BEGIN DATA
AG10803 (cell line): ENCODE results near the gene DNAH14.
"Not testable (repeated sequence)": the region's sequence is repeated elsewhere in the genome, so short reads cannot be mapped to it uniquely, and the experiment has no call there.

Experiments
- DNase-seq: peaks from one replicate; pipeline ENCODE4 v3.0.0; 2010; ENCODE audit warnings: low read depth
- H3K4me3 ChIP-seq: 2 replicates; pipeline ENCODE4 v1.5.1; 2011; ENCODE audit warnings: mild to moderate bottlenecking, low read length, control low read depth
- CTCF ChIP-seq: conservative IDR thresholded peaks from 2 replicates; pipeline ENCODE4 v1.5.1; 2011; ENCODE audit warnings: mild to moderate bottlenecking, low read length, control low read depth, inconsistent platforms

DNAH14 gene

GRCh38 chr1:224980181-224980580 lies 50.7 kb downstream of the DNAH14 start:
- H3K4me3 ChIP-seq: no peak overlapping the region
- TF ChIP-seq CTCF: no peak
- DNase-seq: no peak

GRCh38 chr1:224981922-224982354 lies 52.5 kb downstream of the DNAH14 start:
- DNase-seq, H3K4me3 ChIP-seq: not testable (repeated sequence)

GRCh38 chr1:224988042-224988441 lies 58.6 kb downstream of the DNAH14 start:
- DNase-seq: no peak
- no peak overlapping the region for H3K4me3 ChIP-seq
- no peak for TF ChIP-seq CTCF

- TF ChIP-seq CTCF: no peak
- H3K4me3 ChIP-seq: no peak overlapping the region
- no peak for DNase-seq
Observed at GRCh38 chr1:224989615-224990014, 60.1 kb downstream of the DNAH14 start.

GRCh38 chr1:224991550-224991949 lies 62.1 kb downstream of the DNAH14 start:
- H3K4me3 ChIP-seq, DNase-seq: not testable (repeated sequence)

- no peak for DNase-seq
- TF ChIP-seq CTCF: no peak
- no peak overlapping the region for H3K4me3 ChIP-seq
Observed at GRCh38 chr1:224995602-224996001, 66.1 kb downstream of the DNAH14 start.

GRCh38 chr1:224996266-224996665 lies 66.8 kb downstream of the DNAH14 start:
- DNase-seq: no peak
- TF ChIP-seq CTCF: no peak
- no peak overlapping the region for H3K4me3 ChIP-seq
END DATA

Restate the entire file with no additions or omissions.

AG10803 (cell line): ENCODE results near the gene DNAH14.
"Not testable (repeated sequence)": the region's sequence is repeated elsewhere in the genome, so short reads cannot be mapped to it uniquely, and the experiment has no call there.

Experiments
- DNase-seq: peaks from one replicate; pipeline ENCODE4 v3.0.0; 2010; ENCODE audit warnings: low read depth
- H3K4me3 ChIP-seq: 2 replicates; pipeline ENCODE4 v1.5.1; 2011; ENCODE audit warnings: mild to moderate bottlenecking, low read length, control low read depth
- CTCF ChIP-seq: conservative IDR thresholded peaks from 2 replicates; pipeline ENCODE4 v1.5.1; 2011; ENCODE audit warnings: mild to moderate bottlenecking, low read length, control low read depth, inconsistent platforms

DNAH14 gene

GRCh38 chr1:224980181-224980580 lies 50.7 kb downstream of the DNAH14 start:
- H3K4me3 ChIP-seq: no peak overlapping the region
- TF ChIP-seq CTCF: no peak
- DNase-seq: no peak

GRCh38 chr1:224981922-224982354 lies 52.5 kb downstream of the DNAH14 start:
- DNase-seq, H3K4me3 ChIP-seq: not testable (repeated sequence)

GRCh38 chr1:224988042-224988441 lies 58.6 kb downstream of the DNAH14 start:
- DNase-seq: no peak
- no peak overlapping the region for H3K4me3 ChIP-seq
- no peak for TF ChIP-seq CTCF

- TF ChIP-seq CTCF: no peak
- H3K4me3 ChIP-seq: no peak overlapping the region
- no peak for DNase-seq
Observed at GRCh38 chr1:224989615-224990014, 60.1 kb downstream of the DNAH14 start.

GRCh38 chr1:224991550-224991949 lies 62.1 kb downstream of the DNAH14 start:
- H3K4me3 ChIP-seq, DNase-seq: not testable (repeated sequence)

- no peak for DNase-seq
- TF ChIP-seq CTCF: no peak
- no peak overlapping the region for H3K4me3 ChIP-seq
Observed at GRCh38 chr1:224995602-224996001, 66.1 kb downstream of the DNAH14 start.

GRCh38 chr1:224996266-224996665 lies 66.8 kb downstream of the DNAH14 start:
- DNase-seq: no peak
- TF ChIP-seq CTCF: no peak
- no peak overlapping the region for H3K4me3 ChIP-seq